With education expected eventually to become a front-burner issue in the Obama administration, it’s important to bear in mind in our zeal to reform schools to meet the demands of the new global economy that no nation in history has been able to create good public schools for all children.
We tend to forget that because of our frustration and anger over the glacial progress made in reducing the huge disparity in educational quality.
Given the realities, what steps can schools now take to better serve their students?
For starters, they need to improve instruction in traditional core subjects, but with far heavier emphasis on teaching strategic foreign languages. English may now be the lingua franca, but Arabic, Farsi and Chinese will be indispensable in the future.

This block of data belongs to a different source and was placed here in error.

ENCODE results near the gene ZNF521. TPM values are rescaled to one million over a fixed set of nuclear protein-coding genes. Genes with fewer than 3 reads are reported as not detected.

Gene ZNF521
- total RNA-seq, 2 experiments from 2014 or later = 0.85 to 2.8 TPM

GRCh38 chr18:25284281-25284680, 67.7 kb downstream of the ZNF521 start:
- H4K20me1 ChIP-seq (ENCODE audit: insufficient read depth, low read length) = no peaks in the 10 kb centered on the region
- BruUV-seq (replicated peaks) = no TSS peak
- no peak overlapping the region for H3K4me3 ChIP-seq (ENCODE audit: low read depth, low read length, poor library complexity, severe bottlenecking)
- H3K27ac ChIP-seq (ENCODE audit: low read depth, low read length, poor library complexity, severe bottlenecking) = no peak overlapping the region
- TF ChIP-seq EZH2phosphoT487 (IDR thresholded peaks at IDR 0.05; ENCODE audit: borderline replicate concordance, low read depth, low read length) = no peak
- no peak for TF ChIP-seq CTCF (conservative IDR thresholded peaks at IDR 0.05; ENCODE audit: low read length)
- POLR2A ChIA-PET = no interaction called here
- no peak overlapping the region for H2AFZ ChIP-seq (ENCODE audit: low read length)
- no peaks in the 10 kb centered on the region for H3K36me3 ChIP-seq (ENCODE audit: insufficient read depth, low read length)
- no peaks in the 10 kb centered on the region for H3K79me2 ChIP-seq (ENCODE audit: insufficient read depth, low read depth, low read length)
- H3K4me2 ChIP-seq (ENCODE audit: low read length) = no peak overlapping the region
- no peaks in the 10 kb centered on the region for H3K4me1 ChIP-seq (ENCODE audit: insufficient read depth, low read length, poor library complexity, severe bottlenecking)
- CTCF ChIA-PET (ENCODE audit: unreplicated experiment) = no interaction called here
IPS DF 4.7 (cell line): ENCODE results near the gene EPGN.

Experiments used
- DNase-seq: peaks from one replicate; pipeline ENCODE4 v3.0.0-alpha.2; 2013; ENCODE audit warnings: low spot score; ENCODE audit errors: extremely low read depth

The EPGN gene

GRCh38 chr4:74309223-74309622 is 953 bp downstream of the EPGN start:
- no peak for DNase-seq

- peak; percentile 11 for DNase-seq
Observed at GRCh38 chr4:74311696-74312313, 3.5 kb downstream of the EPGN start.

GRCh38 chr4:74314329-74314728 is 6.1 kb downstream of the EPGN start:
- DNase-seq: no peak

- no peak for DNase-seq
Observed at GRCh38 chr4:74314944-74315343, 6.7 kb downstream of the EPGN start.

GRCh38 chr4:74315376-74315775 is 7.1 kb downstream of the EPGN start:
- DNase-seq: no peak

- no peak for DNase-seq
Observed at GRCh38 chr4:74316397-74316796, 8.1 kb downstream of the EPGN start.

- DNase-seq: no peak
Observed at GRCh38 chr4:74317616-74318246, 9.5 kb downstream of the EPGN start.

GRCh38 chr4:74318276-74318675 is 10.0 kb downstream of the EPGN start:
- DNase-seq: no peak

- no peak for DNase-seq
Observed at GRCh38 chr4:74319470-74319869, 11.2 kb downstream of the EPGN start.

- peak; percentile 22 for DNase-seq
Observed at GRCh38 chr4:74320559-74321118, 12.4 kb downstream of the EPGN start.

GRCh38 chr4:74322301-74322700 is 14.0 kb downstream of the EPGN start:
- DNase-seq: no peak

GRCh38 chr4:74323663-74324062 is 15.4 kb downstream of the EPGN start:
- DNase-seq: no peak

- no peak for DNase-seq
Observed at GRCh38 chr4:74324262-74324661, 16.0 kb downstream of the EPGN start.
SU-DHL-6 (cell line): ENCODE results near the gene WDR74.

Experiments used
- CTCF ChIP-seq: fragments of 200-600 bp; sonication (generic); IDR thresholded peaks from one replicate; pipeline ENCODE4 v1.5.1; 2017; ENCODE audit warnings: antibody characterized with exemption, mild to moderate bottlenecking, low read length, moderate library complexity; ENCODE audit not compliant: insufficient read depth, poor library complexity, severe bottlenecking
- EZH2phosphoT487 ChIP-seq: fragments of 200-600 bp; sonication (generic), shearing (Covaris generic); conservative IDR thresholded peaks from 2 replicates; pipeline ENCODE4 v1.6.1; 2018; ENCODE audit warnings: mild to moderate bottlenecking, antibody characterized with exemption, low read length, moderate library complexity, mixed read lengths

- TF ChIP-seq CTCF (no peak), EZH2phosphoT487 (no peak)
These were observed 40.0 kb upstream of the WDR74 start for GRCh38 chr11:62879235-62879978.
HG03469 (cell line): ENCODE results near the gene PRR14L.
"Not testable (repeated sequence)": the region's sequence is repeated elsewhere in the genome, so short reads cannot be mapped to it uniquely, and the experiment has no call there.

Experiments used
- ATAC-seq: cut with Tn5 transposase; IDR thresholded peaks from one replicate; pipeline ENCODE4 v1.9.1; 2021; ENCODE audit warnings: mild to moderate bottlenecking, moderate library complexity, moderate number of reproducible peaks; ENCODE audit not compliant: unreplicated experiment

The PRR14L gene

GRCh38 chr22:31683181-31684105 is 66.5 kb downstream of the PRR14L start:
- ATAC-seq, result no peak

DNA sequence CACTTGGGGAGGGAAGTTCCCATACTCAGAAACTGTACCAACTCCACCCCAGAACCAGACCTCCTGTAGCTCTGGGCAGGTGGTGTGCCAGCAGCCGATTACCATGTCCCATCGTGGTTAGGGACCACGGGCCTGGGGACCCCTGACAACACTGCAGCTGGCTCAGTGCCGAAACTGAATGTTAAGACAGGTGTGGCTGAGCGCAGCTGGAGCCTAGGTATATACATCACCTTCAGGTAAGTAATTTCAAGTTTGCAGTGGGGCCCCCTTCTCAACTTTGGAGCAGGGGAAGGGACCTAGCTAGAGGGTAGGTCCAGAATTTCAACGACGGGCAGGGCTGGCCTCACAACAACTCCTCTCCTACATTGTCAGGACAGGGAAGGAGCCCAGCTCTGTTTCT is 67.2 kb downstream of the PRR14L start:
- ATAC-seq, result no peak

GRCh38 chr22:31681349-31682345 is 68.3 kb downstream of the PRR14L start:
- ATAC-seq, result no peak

Next, schools need to use modern tools to teach cultural understanding and ethical awareness. For example, schools in England from elementary to secondary, and from secular to religious, have quietly put in place systems that allow teachers to leverage their ability to meet the needs and interests of all students. Even though the schools involved sometimes are thousands of miles apart, lessons on related subject matter are frequently conducted simultaneously. As a result, global classrooms are instantly created that allow students to interact with each other as if they were enrolled in the same school. When done properly, interactive technology engages students, supports teachers and enriches instruction.